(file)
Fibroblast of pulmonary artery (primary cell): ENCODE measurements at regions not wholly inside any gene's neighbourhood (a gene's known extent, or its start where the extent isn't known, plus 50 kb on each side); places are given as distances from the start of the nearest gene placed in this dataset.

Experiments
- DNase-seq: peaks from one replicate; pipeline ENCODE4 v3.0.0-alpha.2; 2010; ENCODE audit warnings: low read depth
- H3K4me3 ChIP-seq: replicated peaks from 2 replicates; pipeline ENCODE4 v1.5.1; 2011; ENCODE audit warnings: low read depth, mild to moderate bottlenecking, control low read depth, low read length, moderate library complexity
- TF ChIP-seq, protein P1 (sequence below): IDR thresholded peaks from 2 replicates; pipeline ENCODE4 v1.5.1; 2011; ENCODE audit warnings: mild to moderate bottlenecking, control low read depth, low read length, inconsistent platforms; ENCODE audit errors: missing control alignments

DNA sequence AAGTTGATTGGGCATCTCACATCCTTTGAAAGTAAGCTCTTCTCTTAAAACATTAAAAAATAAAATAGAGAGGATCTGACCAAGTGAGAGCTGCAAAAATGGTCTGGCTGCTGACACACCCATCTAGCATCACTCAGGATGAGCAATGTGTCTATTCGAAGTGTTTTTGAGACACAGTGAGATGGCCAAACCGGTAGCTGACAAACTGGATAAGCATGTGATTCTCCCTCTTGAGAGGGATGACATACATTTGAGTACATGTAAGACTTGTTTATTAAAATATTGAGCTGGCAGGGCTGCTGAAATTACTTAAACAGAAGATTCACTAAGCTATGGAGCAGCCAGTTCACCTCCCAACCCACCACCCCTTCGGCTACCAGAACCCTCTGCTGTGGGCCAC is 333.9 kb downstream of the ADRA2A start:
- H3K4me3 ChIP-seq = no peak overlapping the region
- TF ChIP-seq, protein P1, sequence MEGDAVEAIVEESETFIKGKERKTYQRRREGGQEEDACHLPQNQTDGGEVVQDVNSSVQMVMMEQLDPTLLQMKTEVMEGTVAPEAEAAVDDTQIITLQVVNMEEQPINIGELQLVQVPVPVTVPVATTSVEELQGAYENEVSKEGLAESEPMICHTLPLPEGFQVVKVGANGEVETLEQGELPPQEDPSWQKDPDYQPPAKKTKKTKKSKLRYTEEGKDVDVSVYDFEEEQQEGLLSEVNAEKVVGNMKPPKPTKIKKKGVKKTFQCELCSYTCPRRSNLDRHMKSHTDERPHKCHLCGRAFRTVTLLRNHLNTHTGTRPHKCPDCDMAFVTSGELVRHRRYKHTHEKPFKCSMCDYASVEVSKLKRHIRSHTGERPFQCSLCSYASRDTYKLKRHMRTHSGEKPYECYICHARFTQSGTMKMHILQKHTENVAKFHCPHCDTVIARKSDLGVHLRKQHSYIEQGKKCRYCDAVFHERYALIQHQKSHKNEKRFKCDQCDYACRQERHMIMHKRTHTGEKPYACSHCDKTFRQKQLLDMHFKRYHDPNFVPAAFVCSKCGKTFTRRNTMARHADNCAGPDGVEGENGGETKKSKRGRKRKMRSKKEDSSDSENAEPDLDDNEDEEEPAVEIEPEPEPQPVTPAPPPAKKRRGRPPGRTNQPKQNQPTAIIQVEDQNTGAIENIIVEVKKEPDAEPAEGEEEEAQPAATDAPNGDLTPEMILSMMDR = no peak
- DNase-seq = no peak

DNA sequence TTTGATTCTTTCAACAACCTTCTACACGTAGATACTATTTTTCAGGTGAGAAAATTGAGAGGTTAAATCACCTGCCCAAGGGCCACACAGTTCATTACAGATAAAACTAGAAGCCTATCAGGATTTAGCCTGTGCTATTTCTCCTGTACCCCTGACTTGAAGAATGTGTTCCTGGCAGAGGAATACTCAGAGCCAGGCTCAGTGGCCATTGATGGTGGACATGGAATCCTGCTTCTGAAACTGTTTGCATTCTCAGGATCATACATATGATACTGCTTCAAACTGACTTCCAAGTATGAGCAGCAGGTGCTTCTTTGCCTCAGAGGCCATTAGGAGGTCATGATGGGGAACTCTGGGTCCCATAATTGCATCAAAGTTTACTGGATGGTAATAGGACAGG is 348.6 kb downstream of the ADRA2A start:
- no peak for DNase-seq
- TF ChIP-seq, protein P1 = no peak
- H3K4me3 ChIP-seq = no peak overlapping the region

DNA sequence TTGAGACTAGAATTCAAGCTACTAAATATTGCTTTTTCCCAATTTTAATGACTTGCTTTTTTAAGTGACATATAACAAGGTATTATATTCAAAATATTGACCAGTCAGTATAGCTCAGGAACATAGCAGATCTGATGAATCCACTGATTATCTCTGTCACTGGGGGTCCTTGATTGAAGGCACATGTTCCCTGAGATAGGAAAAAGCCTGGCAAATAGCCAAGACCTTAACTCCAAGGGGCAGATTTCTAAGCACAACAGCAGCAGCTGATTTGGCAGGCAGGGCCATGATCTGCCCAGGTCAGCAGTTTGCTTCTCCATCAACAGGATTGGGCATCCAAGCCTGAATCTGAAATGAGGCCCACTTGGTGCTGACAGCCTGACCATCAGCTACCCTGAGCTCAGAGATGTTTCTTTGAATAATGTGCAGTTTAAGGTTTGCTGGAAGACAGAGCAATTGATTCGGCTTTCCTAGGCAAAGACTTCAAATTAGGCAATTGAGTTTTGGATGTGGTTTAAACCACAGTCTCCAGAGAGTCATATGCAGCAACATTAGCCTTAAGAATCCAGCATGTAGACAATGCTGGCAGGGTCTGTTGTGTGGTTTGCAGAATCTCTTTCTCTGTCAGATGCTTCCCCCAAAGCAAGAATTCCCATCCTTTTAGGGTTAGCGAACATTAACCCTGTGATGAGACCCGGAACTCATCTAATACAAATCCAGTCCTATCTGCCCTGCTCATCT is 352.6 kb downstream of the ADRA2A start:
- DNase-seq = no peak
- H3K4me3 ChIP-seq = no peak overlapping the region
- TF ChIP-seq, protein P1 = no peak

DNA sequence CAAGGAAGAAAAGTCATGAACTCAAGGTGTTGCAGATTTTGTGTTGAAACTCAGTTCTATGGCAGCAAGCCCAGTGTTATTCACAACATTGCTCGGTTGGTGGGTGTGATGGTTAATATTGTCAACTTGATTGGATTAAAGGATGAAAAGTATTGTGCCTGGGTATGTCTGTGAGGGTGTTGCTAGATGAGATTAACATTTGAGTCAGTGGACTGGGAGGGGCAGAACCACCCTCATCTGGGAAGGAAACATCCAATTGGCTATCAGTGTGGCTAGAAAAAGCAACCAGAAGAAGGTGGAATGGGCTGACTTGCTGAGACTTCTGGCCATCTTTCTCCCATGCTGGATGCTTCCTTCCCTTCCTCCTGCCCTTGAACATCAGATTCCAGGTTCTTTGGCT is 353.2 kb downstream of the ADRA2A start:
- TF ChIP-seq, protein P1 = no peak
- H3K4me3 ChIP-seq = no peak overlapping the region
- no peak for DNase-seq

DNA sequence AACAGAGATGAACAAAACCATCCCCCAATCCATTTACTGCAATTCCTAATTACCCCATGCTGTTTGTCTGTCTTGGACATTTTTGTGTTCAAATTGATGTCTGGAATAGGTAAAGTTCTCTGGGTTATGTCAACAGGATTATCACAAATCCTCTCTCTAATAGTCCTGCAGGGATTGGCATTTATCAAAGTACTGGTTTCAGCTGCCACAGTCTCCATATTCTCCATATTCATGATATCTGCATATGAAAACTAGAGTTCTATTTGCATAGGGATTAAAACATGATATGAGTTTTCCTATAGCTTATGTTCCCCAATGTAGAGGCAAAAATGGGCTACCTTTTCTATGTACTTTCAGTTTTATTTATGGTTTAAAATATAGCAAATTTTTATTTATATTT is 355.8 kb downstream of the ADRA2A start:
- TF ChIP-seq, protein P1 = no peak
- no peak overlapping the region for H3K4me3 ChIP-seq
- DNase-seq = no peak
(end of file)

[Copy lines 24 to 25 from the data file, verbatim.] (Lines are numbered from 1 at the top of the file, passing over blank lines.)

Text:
- no peak overlapping the region for H3K4me3 ChIP-seq
- DNase-seq = no peak